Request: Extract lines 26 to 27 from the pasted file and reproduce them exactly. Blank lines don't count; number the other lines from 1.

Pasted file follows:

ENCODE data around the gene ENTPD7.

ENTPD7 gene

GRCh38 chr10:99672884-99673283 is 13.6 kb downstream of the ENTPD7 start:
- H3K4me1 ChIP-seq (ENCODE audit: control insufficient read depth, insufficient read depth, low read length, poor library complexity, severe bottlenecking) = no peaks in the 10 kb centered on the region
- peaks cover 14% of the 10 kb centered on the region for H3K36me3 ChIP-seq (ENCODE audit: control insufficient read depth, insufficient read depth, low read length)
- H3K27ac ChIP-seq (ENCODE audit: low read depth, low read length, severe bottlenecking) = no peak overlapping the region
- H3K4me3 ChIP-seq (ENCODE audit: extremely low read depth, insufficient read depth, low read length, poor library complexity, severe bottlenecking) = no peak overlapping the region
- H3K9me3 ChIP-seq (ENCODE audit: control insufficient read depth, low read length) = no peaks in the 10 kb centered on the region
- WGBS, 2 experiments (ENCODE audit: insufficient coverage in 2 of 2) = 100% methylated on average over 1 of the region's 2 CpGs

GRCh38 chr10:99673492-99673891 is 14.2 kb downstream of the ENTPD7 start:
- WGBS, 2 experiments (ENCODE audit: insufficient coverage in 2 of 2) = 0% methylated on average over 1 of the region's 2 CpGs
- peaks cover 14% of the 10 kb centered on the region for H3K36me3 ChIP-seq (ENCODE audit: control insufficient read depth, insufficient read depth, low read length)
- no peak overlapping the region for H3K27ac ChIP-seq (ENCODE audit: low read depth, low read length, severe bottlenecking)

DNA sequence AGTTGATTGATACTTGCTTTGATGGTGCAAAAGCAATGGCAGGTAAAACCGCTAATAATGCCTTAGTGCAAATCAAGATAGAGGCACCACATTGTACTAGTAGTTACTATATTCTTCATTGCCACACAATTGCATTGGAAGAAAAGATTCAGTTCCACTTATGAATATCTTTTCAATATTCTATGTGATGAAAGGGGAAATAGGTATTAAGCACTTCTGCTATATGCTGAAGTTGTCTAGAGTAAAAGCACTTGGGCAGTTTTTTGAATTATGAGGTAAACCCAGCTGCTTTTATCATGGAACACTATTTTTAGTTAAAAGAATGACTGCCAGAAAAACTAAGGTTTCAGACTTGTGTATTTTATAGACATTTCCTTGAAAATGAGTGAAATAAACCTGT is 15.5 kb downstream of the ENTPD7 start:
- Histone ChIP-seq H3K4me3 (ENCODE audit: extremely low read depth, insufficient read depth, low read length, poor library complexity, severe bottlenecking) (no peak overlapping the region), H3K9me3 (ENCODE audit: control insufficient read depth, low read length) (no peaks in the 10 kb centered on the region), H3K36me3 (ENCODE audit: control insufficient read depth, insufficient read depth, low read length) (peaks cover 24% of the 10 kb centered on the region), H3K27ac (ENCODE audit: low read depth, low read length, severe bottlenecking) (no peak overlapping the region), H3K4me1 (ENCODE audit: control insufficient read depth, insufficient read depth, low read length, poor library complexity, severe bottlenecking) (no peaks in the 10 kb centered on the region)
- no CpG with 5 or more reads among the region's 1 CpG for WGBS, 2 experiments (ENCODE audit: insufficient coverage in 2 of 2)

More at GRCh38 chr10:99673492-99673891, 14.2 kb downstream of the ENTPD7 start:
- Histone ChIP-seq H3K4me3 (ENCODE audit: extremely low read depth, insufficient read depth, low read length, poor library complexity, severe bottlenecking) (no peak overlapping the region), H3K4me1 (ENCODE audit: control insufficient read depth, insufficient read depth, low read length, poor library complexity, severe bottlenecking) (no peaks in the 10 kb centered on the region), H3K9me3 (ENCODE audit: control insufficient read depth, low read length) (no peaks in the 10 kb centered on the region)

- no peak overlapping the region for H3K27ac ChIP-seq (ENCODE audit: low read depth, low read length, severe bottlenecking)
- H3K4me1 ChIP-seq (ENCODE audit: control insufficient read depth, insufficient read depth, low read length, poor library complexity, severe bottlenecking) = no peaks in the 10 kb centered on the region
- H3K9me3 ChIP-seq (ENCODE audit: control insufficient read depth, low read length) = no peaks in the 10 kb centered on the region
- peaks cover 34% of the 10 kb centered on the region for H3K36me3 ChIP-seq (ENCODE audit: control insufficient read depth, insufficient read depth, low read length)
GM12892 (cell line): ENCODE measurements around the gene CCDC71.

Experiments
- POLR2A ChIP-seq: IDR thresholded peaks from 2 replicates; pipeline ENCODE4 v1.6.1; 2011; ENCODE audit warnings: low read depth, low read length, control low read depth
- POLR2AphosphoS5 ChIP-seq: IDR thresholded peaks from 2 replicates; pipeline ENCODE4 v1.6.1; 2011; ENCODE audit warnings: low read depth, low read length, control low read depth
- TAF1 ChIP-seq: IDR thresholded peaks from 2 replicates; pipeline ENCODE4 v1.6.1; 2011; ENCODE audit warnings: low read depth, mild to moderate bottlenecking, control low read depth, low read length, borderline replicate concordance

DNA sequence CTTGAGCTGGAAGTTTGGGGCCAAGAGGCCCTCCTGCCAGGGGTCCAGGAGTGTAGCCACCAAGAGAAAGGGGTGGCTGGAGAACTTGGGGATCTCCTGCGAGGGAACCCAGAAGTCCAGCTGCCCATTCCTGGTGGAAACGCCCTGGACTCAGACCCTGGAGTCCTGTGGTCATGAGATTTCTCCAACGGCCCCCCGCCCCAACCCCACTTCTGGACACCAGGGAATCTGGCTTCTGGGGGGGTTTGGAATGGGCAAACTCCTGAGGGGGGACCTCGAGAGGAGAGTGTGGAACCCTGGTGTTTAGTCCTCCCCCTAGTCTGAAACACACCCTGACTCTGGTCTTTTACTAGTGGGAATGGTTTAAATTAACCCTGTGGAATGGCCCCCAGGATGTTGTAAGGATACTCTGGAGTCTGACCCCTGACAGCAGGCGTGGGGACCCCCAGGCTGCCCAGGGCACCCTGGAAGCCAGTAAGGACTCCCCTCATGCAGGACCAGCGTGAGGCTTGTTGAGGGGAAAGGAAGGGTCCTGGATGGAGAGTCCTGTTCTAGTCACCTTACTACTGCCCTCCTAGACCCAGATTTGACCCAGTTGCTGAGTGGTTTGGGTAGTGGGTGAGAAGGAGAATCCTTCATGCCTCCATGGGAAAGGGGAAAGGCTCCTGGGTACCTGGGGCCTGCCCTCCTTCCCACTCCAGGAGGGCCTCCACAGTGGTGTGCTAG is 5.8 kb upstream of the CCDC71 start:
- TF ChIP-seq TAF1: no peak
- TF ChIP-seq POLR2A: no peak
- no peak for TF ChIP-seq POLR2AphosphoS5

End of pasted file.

- POLR2AphosphoS5 ChIP-seq: IDR thresholded peaks from 2 replicates; pipeline ENCODE4 v1.6.1; 2011; ENCODE audit warnings: low read depth, low read length, control low read depth
- TAF1 ChIP-seq: IDR thresholded peaks from 2 replicates; pipeline ENCODE4 v1.6.1; 2011; ENCODE audit warnings: low read depth, mild to moderate bottlenecking, control low read depth, low read length, borderline replicate concordance